When Ohio and MICHIGAN expanded their Medicaid programs to broaden coverage, residents who became eligible found it easier to look for work, according to studies by the Ohio Department of Medicaid and the University of Michigan. That’s because having Medicaid gave them access to primary care doctors and prescription medicine that helped them live normal lives and get jobs.
That’s how you help people in the real world. The Trump administration said Thursday that it would get poor people to work by letting state governments deny them Medicaid if they don’t have a job.
The Centers for Medicare and Medicaid Services argues that this draconian step will encourage more Medicaid beneficiaries to get a job and thus “promote better mental, physical and emotional health.” There’s no evidence that this is true, and the data from Michigan and Ohio shows that it contradicts the truth. There is good reason to worry that fewer people will have a job in states that adopt this cruel policy.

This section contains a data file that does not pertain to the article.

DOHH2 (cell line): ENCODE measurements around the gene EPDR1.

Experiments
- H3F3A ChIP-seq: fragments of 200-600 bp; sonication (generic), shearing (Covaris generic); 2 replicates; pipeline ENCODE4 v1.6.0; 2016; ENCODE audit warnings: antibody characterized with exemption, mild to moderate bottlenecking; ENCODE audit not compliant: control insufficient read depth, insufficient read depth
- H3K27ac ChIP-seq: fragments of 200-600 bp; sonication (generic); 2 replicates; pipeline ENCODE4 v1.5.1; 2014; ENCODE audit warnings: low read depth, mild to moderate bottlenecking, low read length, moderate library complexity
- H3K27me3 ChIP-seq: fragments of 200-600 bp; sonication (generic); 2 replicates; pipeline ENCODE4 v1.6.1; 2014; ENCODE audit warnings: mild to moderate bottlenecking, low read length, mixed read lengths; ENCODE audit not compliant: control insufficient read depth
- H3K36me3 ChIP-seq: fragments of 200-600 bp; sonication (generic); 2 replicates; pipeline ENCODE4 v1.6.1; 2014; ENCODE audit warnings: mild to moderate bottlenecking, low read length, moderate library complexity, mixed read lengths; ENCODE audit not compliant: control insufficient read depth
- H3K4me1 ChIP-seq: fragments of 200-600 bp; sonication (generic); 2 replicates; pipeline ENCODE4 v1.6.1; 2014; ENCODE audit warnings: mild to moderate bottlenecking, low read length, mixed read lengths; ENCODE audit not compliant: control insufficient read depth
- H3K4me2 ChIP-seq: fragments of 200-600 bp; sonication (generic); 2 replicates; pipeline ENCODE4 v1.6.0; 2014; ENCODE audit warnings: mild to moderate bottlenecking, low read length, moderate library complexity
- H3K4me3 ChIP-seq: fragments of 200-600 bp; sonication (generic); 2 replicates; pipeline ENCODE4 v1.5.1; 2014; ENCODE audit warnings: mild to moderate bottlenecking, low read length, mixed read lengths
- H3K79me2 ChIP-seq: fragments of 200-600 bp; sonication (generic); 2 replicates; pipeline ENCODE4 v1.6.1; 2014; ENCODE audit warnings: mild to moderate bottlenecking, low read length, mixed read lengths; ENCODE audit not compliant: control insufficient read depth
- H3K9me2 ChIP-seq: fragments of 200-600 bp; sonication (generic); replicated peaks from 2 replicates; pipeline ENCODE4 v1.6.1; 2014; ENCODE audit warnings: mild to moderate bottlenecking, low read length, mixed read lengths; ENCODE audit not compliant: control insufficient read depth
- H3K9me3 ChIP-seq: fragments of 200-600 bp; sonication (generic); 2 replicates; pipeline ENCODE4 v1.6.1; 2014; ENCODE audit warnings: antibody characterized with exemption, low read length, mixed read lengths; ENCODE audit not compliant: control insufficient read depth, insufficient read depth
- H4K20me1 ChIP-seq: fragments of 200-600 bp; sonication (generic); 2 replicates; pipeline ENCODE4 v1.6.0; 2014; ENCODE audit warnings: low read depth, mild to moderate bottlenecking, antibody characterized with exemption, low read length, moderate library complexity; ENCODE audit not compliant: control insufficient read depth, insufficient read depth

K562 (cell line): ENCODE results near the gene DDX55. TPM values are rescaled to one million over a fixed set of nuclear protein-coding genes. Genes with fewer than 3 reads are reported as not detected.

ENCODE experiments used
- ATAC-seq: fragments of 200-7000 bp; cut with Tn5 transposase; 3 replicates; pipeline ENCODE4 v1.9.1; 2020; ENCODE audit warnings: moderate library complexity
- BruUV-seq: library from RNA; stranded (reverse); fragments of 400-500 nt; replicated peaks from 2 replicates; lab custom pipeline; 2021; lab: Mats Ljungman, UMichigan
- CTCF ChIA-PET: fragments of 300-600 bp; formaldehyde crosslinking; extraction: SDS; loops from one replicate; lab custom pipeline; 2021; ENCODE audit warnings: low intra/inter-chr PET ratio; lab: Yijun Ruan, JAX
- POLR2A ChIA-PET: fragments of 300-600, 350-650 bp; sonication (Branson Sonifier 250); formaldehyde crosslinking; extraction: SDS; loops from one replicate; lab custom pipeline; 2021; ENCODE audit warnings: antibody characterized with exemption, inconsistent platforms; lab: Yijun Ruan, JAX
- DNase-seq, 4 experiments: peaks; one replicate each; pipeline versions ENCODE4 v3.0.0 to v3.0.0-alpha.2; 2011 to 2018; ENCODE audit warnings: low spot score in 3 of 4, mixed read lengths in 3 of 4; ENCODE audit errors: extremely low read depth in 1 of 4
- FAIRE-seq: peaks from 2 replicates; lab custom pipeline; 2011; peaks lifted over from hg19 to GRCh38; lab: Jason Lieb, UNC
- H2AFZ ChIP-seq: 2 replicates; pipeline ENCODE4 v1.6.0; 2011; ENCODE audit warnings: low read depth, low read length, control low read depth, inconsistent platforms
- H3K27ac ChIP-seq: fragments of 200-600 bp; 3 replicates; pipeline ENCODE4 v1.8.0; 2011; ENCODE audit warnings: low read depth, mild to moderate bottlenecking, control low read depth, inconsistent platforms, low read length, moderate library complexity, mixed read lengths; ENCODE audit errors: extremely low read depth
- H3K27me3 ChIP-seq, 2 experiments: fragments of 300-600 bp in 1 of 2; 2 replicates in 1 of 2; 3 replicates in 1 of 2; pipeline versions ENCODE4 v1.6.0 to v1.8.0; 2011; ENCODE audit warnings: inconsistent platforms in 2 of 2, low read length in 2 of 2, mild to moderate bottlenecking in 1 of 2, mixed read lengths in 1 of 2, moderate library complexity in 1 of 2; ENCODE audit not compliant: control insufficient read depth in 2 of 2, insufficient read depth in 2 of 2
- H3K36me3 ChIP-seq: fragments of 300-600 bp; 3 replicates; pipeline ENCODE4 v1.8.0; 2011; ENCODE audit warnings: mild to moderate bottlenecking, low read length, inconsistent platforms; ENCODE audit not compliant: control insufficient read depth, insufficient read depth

Arkansas, Indiana, Kentucky and seven other states are seeking waivers from federal law to initiate the policy, and the agency says it is ready to grant them the waivers in the coming days if the states meet certain minimal conditions, like exempting people who are pregnant, disabled or caring for family members.
By letting states deny Medicaid to people with no job, the administration says more recipients will work. The opposite is true.